By ‘Special Guest Blue Jays Writer’ Steve Cheeseman Follow @cheeseman_s
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“Hard Cheddar” – with Steve Cheeseman
Regardless if you’re a casual fan, or die hard Toronto Blue Jay fan, many things come into mind with regard to what should happen next after a terrible 2013 season.
Do Media/Cable giant Roger’s need to spend more money? Should they rebuild from the draft? Should they rent older, experienced players on short term deals?
How about a shift from the American League to the National League?
For the start of the 2013 season, the Houston Astros made the move from the NL to the west division of the AL. This was to equally balance the two leagues to contain 15 teams in each.
In terms of performance, it didn’t help. The 2012 NL Astros finished the season with a 55-107 record, which was good for last in all of Major League Baseball.
Montreal’s OIympic Stadium will host a Blue Jays Exhibition Game in 2014
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By Jordan Hennessey (Blue Jays Correspondent) Follow @hennej
One night with Mookie Wilson Part 1:
“Speed is the one thing that there’s no answer for. You can kind of contain it but in order to do that, you have to change your game” – Mookie Wilson.
Mookie Wilson is remembered for his speed and enthusiasm on the base baths, but there is more to him than that. I recently had the opportunity to sit down with Mookie Wilson at a Gala for Smith Brothers Baseball Central Sports Facility, a great new Baseball factory in Central Ontario.
The event was held at Tangle Creek Golf and Country Club. Partial proceeds went to Candlelighters Simcoe, in support of parents whose child has been diagnosed with cancer. Needless to say it was a great night for two great causes.
As an added bonus, we got to hear Mookie Wilson talk baseball, life, and his time on Sesame Street hanging out with the count. Which he told like it was yesterday.
To listen and read about the Interview I did with Mookie Wilson: Part 2 of a night with Mookie click here
The Mets and Mookie on Sesame Street
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Friday April 19, 2013
The late, great Harmon Killebrew, author of 573 Home Runs during his Hall of Fame career, was also exceptionally talented in another skill when he stepped to the plate: drawing Walks.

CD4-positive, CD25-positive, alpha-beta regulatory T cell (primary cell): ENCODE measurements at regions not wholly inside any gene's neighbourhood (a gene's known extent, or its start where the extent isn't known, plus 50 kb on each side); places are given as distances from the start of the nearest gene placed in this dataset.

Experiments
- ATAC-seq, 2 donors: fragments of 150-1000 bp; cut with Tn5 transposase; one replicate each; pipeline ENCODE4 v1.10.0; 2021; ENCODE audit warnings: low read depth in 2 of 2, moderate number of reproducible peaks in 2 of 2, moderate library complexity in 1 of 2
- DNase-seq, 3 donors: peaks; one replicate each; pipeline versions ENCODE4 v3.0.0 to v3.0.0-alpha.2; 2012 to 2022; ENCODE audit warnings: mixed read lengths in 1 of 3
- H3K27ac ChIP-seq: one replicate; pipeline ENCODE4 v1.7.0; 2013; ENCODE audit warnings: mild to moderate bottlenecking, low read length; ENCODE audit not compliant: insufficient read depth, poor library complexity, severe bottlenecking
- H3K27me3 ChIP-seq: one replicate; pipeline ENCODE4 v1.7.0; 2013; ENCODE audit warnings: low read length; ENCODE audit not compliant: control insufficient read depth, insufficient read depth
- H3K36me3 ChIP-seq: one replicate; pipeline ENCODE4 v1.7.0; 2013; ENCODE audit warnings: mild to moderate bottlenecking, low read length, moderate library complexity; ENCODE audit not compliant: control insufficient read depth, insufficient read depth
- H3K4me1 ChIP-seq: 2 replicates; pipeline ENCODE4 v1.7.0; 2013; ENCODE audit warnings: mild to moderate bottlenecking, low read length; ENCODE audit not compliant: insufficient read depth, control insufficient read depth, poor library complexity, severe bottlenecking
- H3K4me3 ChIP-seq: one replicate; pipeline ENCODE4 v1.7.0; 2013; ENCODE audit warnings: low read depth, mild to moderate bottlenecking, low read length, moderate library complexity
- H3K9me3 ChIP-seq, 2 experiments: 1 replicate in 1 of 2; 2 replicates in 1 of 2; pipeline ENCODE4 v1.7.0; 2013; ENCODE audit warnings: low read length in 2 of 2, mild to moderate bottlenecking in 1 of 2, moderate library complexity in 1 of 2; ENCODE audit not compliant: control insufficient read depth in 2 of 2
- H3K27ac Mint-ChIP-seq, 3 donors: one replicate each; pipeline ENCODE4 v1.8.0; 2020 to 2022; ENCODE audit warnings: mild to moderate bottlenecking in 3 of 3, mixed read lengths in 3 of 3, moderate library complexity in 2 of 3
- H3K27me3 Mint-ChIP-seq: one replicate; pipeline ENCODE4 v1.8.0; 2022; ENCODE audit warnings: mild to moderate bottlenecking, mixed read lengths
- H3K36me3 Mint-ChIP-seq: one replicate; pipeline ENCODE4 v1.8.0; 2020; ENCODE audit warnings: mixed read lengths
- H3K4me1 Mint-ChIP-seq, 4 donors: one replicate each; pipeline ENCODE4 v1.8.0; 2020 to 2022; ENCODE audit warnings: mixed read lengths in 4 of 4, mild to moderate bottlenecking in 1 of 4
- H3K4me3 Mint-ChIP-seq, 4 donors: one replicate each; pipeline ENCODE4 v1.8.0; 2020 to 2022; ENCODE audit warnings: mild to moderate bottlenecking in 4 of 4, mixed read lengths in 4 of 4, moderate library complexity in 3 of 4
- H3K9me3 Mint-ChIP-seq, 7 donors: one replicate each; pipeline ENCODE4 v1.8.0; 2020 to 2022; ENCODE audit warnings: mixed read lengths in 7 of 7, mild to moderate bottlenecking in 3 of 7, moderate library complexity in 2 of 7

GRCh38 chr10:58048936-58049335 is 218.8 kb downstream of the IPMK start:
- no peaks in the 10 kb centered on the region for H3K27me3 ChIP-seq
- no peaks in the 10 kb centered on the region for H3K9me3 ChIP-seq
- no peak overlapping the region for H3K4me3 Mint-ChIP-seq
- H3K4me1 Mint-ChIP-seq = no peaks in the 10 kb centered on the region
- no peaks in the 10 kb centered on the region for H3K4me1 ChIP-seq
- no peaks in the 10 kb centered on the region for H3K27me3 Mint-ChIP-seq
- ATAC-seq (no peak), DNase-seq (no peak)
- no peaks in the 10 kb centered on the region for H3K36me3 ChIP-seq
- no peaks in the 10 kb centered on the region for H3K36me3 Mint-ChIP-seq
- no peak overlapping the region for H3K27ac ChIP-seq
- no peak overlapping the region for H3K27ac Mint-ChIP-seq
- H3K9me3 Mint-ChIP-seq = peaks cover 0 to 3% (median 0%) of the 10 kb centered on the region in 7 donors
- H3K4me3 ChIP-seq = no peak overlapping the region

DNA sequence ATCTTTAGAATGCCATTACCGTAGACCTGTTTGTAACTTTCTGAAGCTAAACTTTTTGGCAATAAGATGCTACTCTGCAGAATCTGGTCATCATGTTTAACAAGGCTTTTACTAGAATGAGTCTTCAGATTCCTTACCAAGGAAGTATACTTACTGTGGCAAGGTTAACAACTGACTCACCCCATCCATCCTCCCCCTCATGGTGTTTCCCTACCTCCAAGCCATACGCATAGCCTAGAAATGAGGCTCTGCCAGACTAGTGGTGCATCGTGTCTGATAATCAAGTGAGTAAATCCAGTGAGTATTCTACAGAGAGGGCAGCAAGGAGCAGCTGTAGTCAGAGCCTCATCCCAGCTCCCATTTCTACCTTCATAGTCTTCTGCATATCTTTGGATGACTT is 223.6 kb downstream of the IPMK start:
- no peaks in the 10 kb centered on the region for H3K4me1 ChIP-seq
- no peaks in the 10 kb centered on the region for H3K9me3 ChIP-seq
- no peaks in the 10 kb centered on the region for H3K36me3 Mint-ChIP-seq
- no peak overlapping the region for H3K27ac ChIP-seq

Charlie Manuel knows this better than most because he played alongside “Killer” for four years as a member of the Minnesota Twins in the late 1960′s. Over dinner, in the clubhouse and on the bench they’d talk baseball quite a bit, mostly about the art of hitting. Manuel said of Killebrew:
HR Derby Between Killerbrew vs Mantle Part 1:
HR Derby Between Killerbrew vs Mantle Part 2:
“Killer used to preach to me that the most important thing was getting strikes [to swing at]. He said he didn’t like to walk, but that he had to take pitches to get good strikes.”
Amen to that. Killebrew didn’t need to say much at all on the matter as his patience did all his preaching for him. He led MLB in free passes four times in his career – with a high mark of 145 drawn in the 1969 season. It’s not a coincidence that he went on to hit 49 Home Runs and drive in 140 RBI that Summer.
And in his best seasons, Killebrew would crack the 100-Walk plateau seven times while reaching 90+ Bases on Balls in three other campaigns.
Killebrew’s 1969 MVP season totals:
Returning to present day, the Phillies are mired in a severe slump where they’re finding runs are about as hard to produce as water from a dry sponge.
Our boys of Summer have been as impatient as children at church with little to no plan or approach at the plate, swinging their bats like orchestra conductors at a dubstep concerto.
Show a pitcher you’ll offer at a ball outside the zone and they’ll pitch it outside the zone.
Of those three, only Utley is producing with two doubles, two triples, three home runs and 13 RBI, but with a very un-Utley-esque .339 OBP (career .379). Impatience has begotten impatience among the Phillies’ brass: